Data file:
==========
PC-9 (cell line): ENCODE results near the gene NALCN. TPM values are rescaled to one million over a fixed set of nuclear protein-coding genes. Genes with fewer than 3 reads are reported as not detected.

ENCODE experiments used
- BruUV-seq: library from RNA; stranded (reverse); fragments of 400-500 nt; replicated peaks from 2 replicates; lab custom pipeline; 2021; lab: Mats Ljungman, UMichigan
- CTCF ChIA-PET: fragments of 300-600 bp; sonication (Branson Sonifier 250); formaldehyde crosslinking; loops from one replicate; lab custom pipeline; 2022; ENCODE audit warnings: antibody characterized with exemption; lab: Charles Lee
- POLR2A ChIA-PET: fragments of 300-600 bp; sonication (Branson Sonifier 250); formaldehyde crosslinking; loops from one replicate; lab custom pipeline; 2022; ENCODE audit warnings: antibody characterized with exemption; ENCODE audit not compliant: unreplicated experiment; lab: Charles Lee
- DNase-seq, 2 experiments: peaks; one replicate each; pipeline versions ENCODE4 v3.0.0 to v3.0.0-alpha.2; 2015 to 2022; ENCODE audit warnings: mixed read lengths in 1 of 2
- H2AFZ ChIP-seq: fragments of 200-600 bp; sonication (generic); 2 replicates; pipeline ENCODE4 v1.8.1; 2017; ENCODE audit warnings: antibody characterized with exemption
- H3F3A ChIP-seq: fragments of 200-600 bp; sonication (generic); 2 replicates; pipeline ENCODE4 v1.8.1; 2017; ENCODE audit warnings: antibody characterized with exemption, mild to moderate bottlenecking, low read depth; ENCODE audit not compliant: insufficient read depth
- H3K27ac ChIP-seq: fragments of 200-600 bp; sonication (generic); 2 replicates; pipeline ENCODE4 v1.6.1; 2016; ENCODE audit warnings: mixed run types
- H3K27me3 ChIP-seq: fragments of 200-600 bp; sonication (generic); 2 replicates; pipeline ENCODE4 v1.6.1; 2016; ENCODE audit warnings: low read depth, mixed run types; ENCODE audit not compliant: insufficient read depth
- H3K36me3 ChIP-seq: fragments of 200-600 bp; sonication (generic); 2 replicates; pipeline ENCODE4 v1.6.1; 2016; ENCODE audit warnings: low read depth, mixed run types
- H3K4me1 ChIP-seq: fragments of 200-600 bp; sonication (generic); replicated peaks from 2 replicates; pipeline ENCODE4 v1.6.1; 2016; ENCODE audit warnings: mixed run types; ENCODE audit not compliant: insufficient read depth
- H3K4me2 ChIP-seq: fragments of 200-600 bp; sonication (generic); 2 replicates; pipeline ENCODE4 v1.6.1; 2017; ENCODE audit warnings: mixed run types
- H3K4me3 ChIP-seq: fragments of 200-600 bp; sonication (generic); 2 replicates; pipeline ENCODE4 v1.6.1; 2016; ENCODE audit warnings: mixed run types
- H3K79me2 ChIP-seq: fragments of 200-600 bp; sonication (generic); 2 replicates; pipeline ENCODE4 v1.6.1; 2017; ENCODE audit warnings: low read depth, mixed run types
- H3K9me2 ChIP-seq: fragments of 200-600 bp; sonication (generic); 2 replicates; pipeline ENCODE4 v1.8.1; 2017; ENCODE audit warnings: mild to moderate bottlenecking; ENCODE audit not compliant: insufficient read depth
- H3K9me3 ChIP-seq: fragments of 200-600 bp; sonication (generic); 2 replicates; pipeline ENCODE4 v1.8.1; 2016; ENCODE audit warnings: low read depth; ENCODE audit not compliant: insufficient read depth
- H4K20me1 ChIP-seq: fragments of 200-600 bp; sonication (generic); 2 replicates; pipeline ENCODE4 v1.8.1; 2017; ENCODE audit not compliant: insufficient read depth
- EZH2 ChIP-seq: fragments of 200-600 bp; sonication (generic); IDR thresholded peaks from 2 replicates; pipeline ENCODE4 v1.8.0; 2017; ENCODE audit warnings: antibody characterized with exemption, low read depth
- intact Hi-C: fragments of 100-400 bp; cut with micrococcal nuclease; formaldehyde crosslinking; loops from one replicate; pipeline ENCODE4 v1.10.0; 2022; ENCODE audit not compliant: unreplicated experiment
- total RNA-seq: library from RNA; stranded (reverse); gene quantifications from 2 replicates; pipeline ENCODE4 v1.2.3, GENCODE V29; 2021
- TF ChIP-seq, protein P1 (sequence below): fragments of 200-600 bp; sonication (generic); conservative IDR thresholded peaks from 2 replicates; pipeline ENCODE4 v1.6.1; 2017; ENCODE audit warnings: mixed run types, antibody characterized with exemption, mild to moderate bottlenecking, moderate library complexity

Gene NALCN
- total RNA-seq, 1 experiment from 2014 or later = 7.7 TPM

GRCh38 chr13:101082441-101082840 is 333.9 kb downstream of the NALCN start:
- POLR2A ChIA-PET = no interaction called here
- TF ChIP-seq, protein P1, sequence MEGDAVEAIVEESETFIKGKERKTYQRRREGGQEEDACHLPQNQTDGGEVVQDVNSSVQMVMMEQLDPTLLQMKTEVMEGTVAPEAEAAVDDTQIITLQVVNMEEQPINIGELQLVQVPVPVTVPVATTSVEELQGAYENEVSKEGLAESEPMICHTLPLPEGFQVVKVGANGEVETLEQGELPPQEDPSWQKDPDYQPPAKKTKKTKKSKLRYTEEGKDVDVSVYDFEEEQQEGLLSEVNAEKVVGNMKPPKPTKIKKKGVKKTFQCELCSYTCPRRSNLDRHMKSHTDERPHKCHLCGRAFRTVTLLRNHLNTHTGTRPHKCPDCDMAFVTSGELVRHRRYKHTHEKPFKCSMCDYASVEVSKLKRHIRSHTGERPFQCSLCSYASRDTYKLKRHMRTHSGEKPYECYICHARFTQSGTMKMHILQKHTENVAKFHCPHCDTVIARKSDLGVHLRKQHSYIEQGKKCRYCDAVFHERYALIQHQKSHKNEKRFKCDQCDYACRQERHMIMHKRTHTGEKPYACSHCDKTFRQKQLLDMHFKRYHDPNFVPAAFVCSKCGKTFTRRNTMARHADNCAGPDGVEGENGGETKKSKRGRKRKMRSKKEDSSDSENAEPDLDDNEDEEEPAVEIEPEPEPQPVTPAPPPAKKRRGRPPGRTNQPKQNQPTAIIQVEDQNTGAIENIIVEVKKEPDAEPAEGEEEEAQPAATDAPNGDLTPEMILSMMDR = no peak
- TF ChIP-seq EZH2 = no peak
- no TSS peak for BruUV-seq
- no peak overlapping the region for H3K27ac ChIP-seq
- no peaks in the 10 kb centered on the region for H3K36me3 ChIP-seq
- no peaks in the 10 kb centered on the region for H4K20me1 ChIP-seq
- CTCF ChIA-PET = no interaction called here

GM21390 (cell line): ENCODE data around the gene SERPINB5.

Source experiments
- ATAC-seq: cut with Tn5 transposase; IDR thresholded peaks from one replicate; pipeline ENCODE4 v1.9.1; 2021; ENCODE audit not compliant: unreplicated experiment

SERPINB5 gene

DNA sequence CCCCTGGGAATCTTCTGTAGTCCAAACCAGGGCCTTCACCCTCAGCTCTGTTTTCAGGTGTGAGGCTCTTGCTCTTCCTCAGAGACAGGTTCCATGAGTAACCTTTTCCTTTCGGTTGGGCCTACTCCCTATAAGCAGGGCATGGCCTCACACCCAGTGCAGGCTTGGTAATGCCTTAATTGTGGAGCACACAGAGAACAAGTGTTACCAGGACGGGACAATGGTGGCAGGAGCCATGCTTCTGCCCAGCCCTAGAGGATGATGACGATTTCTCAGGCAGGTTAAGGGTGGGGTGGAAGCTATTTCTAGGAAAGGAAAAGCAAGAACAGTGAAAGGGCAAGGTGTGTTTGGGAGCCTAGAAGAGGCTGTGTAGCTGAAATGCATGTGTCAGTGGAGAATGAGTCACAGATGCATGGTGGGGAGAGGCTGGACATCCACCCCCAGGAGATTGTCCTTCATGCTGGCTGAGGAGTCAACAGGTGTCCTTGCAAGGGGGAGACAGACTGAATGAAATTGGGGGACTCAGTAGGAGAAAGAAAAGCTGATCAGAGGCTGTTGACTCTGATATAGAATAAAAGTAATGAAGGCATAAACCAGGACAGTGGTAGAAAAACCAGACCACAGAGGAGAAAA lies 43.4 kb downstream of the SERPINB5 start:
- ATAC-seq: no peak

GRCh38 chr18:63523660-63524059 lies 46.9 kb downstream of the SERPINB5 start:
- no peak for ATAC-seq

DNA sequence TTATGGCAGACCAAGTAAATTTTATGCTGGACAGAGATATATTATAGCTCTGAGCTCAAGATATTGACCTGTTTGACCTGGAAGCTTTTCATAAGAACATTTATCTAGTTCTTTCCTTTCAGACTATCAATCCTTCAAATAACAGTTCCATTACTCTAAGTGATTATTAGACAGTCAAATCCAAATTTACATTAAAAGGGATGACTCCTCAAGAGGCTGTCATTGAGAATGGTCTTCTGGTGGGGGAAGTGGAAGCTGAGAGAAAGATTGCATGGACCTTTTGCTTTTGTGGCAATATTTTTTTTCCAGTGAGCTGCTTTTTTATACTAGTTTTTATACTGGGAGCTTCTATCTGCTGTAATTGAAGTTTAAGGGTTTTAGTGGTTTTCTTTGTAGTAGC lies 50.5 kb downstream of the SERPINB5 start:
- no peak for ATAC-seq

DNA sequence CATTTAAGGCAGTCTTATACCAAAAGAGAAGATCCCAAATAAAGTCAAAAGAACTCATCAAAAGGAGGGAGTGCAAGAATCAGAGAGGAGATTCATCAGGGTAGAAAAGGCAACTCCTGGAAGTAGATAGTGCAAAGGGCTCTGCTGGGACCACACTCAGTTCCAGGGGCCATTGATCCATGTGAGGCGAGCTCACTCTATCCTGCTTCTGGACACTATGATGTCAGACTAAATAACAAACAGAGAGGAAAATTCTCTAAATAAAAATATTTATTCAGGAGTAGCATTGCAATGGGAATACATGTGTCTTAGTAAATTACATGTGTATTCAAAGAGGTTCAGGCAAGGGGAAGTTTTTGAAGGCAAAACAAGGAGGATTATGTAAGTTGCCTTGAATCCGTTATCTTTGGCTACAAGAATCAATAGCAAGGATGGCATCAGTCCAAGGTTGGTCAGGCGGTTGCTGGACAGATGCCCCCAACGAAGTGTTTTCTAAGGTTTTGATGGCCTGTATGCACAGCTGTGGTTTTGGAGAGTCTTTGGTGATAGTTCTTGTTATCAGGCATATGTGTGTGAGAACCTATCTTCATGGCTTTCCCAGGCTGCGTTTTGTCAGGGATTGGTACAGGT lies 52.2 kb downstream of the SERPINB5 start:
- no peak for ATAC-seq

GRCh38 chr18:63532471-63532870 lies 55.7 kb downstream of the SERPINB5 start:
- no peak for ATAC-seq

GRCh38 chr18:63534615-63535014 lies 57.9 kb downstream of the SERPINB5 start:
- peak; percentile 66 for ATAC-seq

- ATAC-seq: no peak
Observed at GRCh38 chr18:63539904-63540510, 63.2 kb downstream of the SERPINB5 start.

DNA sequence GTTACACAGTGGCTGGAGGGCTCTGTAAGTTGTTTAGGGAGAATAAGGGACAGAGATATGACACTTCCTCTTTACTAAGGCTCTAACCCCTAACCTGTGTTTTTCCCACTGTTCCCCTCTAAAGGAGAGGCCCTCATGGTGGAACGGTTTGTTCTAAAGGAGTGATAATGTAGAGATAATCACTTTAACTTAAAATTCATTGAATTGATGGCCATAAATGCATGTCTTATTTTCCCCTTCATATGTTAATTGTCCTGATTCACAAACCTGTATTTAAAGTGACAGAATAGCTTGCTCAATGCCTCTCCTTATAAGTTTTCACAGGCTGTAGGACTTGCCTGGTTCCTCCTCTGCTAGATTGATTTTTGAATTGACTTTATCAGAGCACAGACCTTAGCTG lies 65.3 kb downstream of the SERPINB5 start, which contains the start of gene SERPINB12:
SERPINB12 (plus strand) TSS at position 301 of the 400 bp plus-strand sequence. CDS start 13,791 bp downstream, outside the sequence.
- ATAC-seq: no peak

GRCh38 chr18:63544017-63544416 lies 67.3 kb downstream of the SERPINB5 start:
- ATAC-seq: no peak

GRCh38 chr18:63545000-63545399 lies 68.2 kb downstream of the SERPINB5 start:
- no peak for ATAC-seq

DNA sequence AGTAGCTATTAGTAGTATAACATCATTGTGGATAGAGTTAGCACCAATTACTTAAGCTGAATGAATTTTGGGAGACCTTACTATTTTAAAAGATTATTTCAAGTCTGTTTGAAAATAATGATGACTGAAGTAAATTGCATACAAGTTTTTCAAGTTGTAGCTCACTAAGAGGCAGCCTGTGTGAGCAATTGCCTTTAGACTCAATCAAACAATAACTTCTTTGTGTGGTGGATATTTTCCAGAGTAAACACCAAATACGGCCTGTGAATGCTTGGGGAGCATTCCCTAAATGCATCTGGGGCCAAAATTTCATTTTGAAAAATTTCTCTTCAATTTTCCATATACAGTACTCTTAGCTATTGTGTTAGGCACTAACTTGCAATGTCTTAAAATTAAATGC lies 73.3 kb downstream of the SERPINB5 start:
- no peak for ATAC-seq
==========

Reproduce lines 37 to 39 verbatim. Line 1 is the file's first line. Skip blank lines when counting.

SERPINB5 gene

DNA sequence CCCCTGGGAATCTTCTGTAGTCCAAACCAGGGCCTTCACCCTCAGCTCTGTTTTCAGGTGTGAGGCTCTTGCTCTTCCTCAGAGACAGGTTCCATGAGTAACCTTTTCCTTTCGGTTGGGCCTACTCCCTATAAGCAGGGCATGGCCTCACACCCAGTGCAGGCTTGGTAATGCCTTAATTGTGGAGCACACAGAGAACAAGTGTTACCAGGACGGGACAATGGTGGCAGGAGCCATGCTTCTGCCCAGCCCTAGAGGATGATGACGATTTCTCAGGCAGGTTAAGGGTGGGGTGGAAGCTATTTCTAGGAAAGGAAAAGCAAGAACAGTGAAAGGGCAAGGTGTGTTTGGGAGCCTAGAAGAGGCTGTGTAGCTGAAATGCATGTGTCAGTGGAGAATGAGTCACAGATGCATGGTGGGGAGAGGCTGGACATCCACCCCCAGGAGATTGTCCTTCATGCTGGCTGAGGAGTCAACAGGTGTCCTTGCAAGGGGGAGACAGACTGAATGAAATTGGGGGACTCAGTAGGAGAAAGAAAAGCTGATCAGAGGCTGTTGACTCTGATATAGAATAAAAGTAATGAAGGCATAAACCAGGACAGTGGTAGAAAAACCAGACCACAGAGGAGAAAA lies 43.4 kb downstream of the SERPINB5 start:
- ATAC-seq: no peak